South Carolina & The Poinsettia
Updated: Dec 10, 2019
Poinsettias (Euphorbia pulcherrima) may not make you think about Upstate, South Carolina but for me as a native of the Greenville, SC metro area I regard them as a plant of local importance. In Greenville everything is named after this beautiful flower... Poinsett Highway is home to Furman University (my wife's alma mater), the Poinsett Club is our most exclusive event location and even the city's Christmas Parade is the Poinsettia Parade. Also, the Poinsett Hotel, Park and so many more are all found in town.
South Carolina & The Poinsettia
The crimson bracts of the poinsettia we so identify with the birth of Christ were first identified and sent as cuttings to America by Dr. Joel Roberts Poinsett who had a summer home in Greenville, SC along with a greenhouse. Poinsett who was born in Charleston, SC in 1779 and educated in England, was the first minister to Mexico in the early 1800's.
The plant he sent was then known as Flor de Nochebuena, or Christmas Eve Flower. Poinsettias which grow wild throughout Mexico became a symbol of Christmas due in part to the fact they bloom bright red during the Christmas season and in part to Mexican folklore. Legend says a poor young girl on the way to see Jesus in the manger could not afford anything but weeds she picked along the road side. These weeds miraculously burst into red flowers when she presented them. The Aztecs used the plant for centuries for medicine and dye with Mr. Poinsett introducing the plant to America over 200 years ago.
My Job Caring for Hundreds of Poinsettias
When I was in college I was in charge of our church's Christmas decorations. During the 1990's members of our church would purchase poinsettias in memory or honor of loved ones, so our church was filled with hundreds of the plants for which the care of all fell to me. You can imagine I learned a few tips to share with you.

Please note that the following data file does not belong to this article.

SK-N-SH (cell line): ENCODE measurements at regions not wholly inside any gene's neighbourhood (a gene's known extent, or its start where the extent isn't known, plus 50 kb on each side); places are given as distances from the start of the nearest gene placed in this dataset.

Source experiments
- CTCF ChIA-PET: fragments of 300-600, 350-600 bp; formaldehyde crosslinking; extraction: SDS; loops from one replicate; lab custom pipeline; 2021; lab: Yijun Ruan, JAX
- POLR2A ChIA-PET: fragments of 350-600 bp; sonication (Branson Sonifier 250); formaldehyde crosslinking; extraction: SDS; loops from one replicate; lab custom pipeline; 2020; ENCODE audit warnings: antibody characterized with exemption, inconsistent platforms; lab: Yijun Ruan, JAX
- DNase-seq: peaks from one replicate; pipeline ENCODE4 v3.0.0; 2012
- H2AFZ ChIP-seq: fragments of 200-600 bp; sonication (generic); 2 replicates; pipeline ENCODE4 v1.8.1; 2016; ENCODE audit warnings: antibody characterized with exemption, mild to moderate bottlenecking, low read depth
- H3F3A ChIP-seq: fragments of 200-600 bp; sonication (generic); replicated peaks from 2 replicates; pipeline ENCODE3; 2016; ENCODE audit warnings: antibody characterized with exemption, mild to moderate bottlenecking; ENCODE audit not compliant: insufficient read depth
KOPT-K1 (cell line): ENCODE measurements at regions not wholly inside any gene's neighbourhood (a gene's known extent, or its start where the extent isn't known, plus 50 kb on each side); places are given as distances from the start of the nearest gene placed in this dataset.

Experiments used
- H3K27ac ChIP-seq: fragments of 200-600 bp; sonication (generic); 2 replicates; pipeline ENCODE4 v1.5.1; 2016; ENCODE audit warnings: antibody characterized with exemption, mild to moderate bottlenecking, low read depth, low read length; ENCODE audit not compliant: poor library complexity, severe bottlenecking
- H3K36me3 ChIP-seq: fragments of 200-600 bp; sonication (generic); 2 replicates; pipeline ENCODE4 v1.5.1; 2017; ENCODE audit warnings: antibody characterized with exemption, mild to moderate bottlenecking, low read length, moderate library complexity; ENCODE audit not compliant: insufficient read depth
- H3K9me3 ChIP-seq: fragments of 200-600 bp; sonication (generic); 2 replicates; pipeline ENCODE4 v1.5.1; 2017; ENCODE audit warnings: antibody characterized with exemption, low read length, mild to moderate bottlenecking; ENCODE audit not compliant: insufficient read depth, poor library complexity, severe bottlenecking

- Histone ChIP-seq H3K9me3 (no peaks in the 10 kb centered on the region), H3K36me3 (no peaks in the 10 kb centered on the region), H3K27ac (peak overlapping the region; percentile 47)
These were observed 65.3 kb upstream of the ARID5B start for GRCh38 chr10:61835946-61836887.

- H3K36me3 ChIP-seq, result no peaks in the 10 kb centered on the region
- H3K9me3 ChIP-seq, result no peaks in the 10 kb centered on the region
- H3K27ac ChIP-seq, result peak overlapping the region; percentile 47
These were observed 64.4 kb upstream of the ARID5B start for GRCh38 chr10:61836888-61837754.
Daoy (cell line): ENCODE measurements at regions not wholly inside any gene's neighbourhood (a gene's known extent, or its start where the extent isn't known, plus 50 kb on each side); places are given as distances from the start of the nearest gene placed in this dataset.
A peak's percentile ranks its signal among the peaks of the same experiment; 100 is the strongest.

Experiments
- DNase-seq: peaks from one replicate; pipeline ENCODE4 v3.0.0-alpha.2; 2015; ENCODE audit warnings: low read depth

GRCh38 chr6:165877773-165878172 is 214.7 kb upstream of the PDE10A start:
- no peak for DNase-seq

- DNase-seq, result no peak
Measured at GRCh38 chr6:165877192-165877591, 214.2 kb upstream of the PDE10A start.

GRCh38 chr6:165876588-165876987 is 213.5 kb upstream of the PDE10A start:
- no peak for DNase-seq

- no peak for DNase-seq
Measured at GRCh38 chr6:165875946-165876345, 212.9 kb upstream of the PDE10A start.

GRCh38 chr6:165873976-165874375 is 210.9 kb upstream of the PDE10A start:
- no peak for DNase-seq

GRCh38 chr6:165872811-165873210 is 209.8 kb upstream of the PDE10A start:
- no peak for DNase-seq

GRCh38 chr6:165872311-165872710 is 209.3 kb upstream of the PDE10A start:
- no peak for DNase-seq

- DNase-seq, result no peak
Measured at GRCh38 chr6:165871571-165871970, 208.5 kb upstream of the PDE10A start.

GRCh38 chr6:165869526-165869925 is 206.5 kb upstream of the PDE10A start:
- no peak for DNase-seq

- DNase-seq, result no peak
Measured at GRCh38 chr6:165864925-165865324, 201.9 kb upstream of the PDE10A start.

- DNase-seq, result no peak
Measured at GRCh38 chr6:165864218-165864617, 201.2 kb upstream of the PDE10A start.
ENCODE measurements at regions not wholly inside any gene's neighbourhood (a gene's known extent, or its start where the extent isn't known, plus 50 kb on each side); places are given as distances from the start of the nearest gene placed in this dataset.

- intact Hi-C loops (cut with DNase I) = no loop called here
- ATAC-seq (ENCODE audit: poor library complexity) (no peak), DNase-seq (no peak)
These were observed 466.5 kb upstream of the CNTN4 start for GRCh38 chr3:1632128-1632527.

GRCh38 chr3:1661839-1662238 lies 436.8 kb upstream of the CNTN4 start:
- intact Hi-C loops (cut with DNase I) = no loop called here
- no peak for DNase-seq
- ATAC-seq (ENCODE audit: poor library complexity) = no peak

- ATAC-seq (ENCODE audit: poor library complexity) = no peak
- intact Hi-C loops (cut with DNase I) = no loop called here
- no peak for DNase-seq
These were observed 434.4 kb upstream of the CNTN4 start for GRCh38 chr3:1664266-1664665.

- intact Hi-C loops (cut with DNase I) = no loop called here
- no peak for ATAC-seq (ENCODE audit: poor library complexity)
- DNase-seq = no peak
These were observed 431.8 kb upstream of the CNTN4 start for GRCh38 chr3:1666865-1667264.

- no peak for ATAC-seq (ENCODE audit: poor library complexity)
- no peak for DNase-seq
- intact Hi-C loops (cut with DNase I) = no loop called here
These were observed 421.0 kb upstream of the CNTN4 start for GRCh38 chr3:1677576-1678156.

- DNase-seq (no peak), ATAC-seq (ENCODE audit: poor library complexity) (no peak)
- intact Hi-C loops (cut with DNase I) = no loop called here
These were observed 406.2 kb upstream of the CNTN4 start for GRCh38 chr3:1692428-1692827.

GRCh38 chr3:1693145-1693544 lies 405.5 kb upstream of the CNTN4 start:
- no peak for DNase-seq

Regard as Cut Flowers
When you purchase a poinsettia it will help you to remain sane if you regard it as a very long lasting cut flower. Unless you have a greenhouse or are an avid horticulturalist keeping a poinsettia year to year is not a good idea. I chunk mine after Jan 1. First of all as my Grandmother used to say, "a poinsettia just says Christmas" so they look out of place in February. Second, they are finicky and don't look very pretty as a plain green plant. Rarely do they turn red for the home grower the next season due to the conditions needed for them to bloom.
Keep Them Dry
Poinsettias do not like a great deal of water and like to dry out between watering. If you plan on keeping your poinsettia looking good over the holiday allow it to dry out between waterings. This means you may only water it two to three times during December. If they are wrapped in foil, make sure the water can drain away from the pot.
Remove Dead Leaves
When the lower leaves of the poinsettia begin to dry or fade remove them. Remember the flower petals are actually red leaves or bracts and can be damaged very easily or be bruised or cut. You will also notice that an injury bleeds with a latex white milky sap. This helps the plant retain moisture and deter insects. The sap can cause a slight skin rash so always wash your hands with soap and water after contact. When the sap dries on the plant you may notice it turns black but don't try to wash it off as you may cause more damage.
Loose The Foil
Unless you are banking many poinsettias together a single poinsettia will look much better with the foil covering exchanged for a pretty cache pot or basket. That way, it looks more like you grew it, and it will more harmoniously fit with your home's decor. Basically, foil looks cheap.
America's Best Selling Plant
Did you know Poinsettias are the best selling plant in America accounting for over $250 million in sales?